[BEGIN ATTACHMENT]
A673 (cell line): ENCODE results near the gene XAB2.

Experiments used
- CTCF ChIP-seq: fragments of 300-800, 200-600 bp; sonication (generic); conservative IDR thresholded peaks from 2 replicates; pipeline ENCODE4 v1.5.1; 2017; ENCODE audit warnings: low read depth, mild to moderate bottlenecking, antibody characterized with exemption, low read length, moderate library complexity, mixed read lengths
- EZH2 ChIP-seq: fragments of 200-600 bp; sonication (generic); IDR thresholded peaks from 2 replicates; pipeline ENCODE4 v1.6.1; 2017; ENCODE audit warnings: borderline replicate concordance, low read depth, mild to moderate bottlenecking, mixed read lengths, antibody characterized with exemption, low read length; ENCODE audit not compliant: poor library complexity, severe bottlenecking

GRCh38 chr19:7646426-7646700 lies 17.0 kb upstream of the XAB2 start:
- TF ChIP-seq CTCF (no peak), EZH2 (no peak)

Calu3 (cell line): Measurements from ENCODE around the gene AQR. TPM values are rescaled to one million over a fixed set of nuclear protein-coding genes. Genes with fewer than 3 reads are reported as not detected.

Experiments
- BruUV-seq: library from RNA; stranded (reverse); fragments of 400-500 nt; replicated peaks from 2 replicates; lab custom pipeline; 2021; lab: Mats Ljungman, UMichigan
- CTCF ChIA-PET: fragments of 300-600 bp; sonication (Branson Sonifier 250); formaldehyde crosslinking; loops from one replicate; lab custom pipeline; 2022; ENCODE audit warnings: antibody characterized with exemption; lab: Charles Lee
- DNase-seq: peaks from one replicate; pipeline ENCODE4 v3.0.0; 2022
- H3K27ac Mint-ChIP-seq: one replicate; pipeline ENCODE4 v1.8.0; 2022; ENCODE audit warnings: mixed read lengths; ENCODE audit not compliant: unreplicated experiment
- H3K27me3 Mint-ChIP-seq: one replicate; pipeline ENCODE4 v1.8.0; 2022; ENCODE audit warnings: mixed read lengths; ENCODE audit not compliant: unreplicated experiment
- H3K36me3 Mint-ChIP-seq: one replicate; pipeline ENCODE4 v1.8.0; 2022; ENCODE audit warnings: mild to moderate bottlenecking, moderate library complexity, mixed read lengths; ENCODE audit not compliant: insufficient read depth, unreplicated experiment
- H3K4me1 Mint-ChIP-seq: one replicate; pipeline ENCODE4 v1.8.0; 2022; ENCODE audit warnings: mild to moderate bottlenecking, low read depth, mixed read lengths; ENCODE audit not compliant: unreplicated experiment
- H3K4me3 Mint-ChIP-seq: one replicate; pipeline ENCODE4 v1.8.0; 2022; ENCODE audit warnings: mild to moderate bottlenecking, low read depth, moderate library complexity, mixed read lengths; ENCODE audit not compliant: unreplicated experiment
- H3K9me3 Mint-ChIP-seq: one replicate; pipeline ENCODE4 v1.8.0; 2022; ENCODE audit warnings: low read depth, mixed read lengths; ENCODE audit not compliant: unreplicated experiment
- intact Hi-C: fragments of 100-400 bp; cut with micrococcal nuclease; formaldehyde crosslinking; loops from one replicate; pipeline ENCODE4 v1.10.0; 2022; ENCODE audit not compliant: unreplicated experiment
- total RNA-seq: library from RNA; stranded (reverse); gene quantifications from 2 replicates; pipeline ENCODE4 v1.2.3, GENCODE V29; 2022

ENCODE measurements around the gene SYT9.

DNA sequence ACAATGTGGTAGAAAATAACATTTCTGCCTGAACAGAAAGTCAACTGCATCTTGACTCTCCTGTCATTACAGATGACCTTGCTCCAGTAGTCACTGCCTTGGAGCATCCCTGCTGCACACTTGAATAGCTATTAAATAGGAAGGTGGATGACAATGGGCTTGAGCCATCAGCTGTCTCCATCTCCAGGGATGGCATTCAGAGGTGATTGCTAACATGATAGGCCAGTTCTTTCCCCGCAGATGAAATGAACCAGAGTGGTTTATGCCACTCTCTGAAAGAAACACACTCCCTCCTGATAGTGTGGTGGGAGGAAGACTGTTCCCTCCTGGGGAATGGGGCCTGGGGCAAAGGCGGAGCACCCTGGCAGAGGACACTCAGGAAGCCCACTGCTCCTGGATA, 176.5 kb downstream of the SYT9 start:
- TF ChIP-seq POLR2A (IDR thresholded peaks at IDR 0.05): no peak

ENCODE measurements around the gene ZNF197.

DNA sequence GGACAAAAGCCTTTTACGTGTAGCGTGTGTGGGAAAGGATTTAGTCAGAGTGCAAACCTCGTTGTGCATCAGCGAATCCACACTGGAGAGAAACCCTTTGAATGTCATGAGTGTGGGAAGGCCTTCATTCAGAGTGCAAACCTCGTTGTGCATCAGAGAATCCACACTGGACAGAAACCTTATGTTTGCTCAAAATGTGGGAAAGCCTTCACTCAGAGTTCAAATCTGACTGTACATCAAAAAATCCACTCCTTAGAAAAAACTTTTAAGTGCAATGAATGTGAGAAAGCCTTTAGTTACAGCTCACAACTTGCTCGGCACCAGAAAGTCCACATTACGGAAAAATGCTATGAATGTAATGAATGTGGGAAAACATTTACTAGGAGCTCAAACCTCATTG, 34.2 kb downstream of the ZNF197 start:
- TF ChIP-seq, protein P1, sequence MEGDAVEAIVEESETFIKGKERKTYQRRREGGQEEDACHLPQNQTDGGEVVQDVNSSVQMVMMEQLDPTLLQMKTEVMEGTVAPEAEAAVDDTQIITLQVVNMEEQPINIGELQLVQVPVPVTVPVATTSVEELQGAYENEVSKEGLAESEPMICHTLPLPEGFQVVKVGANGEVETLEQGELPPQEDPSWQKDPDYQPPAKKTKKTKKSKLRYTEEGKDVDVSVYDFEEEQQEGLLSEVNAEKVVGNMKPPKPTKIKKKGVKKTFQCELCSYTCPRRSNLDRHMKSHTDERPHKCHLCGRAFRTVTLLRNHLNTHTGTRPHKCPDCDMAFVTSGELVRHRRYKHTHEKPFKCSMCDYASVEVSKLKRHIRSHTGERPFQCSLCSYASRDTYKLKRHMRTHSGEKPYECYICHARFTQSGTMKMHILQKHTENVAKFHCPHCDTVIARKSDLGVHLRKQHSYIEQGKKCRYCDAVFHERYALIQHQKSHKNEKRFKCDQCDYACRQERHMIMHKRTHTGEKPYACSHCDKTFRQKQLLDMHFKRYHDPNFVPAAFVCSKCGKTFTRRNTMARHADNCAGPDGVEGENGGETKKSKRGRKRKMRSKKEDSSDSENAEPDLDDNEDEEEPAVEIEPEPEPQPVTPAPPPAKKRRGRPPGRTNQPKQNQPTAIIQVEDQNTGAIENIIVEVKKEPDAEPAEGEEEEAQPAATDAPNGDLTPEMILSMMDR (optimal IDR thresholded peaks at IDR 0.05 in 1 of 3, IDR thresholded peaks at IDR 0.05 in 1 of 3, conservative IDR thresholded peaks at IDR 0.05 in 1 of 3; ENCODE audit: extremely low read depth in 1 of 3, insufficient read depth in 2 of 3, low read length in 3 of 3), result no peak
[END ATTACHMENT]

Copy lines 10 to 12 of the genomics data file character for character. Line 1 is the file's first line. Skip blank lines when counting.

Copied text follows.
- CTCF ChIA-PET: fragments of 300-600 bp; sonication (Branson Sonifier 250); formaldehyde crosslinking; loops from one replicate; lab custom pipeline; 2022; ENCODE audit warnings: antibody characterized with exemption; lab: Charles Lee
- DNase-seq: peaks from one replicate; pipeline ENCODE4 v3.0.0; 2022
- H3K27ac Mint-ChIP-seq: one replicate; pipeline ENCODE4 v1.8.0; 2022; ENCODE audit warnings: mixed read lengths; ENCODE audit not compliant: unreplicated experiment